I can’t tell you why people see a certain movie on opening weekend before word-of-mouth has coalesced around any kind of consensus opinion, but, then again, neither can the studios (if they could, they’d only invest in the winners!) On the other hand, there is plenty of data available to gauge pre-release interest in upcoming titles, originating from focus groups, tracking scores, advance ticket sales, web banner hits, and general internet buzz — all of which helps signal to distributors whether or not their movie has a chance of winning its opening weekend.
This past weekend, The Lorax earned a stunning $70 million upon release, breaking all sorts of records in the process. That’s a truly incredible opening, any way you look at it. To put that $70 million number in a bit of context, Spielberg’s The Adventures of Tintin was released only three months prior — when kids were on school vacation! — and only managed a paltry $77 million domestically during its entire eleven week run.
I have a son in the first grade, and I can tell you that the teachers at his school were all reading Dr. Seuss books for a couple of weeks leading up to The Lorax‘s opening. Also, the movie was released on Ted Geisel’s actual birthday, so not only was my son assigned a book report on a Seuss story, but a few parents in his class organized a trip to The Lorax movie this past Sunday, even going as far as to pick up group tickets in advance.
Lou Dobbs, who believes Hollywood is indoctrinating our kids to have respect for the environment (the horror!) must be upset about all this, but Universal is thrilled, and The Lorax stands a chance of making serious money in the next few weeks. The truth is that box office is booming across the board in 2012. As if a switch were pulled in the first week of January, when The Devil Inside opened to $33 million, movies have been selling a whole lot more tickets so far this year than they did in 2011. My first post of the new year was all about how 2012 was on course to be a historically bad one for the studios; it turns out I couldn’t have been more wrong! Some experts point to the improving economy, others to a warmer than usual winter. Whatever the reason, box office numbers are back to pre-2011 levels, and returns have been steady and impressive.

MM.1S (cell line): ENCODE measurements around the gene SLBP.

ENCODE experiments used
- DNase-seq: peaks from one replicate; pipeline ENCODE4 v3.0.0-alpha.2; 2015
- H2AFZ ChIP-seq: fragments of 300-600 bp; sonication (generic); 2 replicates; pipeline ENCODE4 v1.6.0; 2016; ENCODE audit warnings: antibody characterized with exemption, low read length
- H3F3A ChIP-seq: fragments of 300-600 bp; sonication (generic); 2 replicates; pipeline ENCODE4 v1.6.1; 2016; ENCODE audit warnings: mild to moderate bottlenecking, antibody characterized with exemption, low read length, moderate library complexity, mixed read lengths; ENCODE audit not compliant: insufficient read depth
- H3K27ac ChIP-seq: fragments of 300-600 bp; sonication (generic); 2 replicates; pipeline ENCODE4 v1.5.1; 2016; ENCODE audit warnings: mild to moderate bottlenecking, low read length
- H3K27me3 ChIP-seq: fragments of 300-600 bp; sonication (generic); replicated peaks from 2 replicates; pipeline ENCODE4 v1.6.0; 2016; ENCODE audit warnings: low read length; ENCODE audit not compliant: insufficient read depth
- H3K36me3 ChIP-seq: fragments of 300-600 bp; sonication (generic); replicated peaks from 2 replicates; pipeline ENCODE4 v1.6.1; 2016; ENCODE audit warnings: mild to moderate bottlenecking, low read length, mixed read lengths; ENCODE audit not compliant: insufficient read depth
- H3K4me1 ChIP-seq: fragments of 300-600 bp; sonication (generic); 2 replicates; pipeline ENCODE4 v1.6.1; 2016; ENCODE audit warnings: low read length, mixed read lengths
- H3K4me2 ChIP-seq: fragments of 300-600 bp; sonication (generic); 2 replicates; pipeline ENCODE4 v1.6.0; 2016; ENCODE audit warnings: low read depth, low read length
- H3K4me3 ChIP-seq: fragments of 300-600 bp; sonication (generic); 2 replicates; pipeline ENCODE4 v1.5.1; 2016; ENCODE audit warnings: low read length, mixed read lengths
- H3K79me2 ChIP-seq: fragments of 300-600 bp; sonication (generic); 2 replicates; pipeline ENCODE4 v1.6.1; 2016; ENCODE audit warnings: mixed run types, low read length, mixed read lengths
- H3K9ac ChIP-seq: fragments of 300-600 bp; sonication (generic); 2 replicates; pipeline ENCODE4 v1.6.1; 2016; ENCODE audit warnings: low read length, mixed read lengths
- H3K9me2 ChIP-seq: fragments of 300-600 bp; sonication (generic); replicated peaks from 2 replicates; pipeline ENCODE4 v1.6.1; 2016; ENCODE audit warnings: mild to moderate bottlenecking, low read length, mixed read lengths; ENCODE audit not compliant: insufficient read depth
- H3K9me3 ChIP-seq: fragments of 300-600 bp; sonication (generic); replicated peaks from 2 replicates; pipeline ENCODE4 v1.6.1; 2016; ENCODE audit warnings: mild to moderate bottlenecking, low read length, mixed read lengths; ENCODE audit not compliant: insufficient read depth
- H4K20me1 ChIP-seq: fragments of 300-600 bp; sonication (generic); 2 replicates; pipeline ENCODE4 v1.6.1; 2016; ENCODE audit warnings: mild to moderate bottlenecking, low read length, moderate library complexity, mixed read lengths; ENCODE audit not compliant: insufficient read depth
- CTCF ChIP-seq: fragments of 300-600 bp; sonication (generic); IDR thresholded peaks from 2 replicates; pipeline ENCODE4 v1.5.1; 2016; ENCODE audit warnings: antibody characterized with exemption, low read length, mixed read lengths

Instead of last year’s numbers serving as further proof of a downward trend in the motion picture business, it now appears as if 2011 was an outlier — that it was simply a bad year. There are still many systemic issues facing the film industry, but there have also been plenty of fixes already put in place in order to stave off disaster.
Of the top 15 titles so far this year, according to boxofficemojo.com, nine were produced for $30 million or less (I’m including the two 3D conversions in this category. The original budgets for those movies far exceeded $30 million, but their 3D conversion processes did not). Also, many of the films in the top 15 were produced independently and picked up for distribution by a major studio, including The Vow, Contraband, Underworld: Awakening, The Woman in Black, and Red Tails, which serves to further insulate the studios from the risks associated with cost overruns. Chronicle and Act of Valor, as well as this past weekend’s number two movie, Project X, were shot on video cameras for around $12 million each — unheard amounts for supposedly “big budget” commercial releases — though The Devil Inside had them all beat with its infamous $1 million budget. I was surprised to learn that Act of Valor, shot by DP and HDSLR guru Shane Hurlbut, was photographed primarily on the Canon 5D, a $2,500 prosumer camera! With each passing month, it seems audiences have grown accustomed to the aesthetic of digital filmmaking (especially the whole “found footage” phenomenon), and may even have begun to perceive of the digital look as a viable replacement for celluloid (a less generous reading of this development would be that audiences simply can’t tell the difference between video and film, or perhaps don’t care one way or the other).